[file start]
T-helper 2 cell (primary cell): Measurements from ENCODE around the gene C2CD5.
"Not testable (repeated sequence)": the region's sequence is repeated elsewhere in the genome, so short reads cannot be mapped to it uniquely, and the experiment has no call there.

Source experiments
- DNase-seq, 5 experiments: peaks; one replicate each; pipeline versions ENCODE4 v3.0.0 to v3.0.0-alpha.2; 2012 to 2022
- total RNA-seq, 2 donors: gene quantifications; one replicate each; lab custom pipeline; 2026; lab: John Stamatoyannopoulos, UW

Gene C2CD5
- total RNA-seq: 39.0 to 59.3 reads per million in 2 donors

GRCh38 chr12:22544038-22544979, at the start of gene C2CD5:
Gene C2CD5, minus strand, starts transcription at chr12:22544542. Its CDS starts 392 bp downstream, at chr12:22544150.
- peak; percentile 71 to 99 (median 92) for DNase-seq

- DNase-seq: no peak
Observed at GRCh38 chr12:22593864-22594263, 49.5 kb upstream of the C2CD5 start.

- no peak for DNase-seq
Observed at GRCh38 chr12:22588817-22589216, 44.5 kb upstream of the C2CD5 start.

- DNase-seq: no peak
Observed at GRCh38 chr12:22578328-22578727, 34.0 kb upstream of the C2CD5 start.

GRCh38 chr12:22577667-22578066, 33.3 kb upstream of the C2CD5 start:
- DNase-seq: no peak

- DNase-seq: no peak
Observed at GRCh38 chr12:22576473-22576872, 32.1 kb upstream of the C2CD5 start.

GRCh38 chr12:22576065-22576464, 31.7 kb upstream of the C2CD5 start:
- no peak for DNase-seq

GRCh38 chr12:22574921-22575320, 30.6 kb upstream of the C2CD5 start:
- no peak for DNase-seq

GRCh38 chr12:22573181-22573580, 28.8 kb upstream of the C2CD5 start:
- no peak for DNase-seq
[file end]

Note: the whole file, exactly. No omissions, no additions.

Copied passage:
T-helper 2 cell (primary cell): Measurements from ENCODE around the gene C2CD5.
"Not testable (repeated sequence)": the region's sequence is repeated elsewhere in the genome, so short reads cannot be mapped to it uniquely, and the experiment has no call there.

Source experiments
- DNase-seq, 5 experiments: peaks; one replicate each; pipeline versions ENCODE4 v3.0.0 to v3.0.0-alpha.2; 2012 to 2022
- total RNA-seq, 2 donors: gene quantifications; one replicate each; lab custom pipeline; 2026; lab: John Stamatoyannopoulos, UW

Gene C2CD5
- total RNA-seq: 39.0 to 59.3 reads per million in 2 donors

GRCh38 chr12:22544038-22544979, at the start of gene C2CD5:
Gene C2CD5, minus strand, starts transcription at chr12:22544542. Its CDS starts 392 bp downstream, at chr12:22544150.
- peak; percentile 71 to 99 (median 92) for DNase-seq

- DNase-seq: no peak
Observed at GRCh38 chr12:22593864-22594263, 49.5 kb upstream of the C2CD5 start.

- no peak for DNase-seq
Observed at GRCh38 chr12:22588817-22589216, 44.5 kb upstream of the C2CD5 start.

- DNase-seq: no peak
Observed at GRCh38 chr12:22578328-22578727, 34.0 kb upstream of the C2CD5 start.

GRCh38 chr12:22577667-22578066, 33.3 kb upstream of the C2CD5 start:
- DNase-seq: no peak

- DNase-seq: no peak
Observed at GRCh38 chr12:22576473-22576872, 32.1 kb upstream of the C2CD5 start.

GRCh38 chr12:22576065-22576464, 31.7 kb upstream of the C2CD5 start:
- no peak for DNase-seq

GRCh38 chr12:22574921-22575320, 30.6 kb upstream of the C2CD5 start:
- no peak for DNase-seq

GRCh38 chr12:22573181-22573580, 28.8 kb upstream of the C2CD5 start:
- no peak for DNase-seq